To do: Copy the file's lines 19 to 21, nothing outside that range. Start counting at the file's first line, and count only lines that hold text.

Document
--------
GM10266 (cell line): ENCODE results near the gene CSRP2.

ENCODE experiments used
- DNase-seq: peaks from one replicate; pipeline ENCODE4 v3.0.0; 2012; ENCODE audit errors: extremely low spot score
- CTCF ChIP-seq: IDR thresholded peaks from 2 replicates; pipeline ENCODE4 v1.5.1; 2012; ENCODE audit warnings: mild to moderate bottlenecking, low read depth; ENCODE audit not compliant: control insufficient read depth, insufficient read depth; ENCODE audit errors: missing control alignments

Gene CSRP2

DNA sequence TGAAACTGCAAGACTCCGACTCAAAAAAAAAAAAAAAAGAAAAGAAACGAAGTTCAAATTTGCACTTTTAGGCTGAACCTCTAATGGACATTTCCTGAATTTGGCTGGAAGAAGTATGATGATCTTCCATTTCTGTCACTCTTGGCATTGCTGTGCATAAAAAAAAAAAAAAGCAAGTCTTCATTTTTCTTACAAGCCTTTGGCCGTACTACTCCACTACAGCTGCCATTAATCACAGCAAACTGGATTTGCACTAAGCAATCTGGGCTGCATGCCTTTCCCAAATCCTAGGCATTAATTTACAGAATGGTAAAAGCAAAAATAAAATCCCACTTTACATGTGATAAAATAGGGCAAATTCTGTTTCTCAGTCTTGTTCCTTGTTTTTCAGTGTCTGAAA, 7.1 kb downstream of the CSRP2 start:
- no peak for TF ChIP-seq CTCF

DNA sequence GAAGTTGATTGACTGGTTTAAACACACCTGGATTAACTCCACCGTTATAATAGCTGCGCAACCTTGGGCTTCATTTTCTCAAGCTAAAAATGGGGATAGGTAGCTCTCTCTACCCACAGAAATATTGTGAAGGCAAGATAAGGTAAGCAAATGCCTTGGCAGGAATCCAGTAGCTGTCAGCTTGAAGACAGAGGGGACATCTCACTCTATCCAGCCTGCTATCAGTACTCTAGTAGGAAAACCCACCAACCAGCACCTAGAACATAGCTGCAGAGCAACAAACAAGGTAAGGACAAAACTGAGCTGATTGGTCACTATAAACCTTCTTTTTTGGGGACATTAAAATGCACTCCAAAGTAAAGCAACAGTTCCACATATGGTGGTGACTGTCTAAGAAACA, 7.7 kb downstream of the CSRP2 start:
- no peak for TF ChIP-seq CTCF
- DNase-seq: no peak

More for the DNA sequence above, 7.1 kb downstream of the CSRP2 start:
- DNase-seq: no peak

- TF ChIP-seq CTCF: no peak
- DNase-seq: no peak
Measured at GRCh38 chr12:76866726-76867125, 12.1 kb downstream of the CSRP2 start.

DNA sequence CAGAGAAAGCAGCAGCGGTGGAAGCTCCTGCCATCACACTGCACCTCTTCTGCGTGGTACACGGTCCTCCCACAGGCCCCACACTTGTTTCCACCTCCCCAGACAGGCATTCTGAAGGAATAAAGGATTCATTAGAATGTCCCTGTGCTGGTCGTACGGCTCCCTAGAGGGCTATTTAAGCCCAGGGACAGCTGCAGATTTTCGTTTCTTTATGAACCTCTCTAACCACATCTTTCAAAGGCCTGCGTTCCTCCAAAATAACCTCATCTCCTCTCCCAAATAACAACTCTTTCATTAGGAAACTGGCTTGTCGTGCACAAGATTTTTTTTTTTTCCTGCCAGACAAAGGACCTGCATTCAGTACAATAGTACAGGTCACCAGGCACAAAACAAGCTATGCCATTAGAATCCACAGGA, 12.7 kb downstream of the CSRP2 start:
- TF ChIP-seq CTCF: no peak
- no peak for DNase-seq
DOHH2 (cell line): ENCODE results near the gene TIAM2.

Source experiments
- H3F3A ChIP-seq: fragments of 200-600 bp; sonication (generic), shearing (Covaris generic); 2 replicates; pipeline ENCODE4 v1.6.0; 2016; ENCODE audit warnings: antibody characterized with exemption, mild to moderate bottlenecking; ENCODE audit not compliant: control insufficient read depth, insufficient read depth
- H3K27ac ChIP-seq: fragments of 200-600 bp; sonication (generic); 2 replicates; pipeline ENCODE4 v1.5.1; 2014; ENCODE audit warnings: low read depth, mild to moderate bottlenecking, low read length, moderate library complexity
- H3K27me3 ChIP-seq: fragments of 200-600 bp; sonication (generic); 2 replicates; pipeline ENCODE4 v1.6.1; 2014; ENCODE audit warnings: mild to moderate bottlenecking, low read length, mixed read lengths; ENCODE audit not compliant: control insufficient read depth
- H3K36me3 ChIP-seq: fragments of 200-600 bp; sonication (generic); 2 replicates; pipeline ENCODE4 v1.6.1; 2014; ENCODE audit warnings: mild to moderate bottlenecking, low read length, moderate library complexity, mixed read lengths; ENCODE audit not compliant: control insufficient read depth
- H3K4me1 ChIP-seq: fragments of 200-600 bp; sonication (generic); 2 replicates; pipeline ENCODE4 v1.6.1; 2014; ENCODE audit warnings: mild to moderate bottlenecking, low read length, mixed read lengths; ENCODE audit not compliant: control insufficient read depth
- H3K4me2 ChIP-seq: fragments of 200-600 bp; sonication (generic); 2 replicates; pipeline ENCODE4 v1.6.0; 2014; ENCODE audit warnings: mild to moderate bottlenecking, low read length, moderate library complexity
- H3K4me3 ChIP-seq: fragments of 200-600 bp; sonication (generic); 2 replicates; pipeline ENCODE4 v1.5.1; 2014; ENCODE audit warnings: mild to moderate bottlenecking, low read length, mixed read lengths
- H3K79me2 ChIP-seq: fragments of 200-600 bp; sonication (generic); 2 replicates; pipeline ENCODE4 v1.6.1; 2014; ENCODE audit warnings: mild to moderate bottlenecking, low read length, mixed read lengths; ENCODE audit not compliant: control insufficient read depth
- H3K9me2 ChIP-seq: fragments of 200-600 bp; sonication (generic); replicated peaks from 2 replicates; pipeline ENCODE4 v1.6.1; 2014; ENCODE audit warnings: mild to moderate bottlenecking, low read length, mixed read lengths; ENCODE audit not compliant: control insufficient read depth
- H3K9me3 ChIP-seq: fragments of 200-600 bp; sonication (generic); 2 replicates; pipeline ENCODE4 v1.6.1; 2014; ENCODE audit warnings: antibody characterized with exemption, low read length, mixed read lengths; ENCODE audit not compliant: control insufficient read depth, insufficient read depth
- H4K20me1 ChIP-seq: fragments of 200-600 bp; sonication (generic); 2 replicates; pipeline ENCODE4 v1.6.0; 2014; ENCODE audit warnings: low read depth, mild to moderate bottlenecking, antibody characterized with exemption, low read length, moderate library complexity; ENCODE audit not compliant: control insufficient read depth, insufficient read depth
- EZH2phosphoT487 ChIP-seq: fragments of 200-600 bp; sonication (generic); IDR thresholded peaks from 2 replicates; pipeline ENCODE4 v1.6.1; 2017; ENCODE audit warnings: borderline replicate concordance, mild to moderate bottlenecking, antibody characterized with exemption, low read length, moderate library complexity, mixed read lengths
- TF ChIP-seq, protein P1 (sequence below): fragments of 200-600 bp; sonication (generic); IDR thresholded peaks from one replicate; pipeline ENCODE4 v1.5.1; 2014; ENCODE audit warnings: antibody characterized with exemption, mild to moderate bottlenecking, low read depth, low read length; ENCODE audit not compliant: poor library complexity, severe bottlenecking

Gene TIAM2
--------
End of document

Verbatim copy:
DOHH2 (cell line): ENCODE results near the gene TIAM2.

Source experiments
- H3F3A ChIP-seq: fragments of 200-600 bp; sonication (generic), shearing (Covaris generic); 2 replicates; pipeline ENCODE4 v1.6.0; 2016; ENCODE audit warnings: antibody characterized with exemption, mild to moderate bottlenecking; ENCODE audit not compliant: control insufficient read depth, insufficient read depth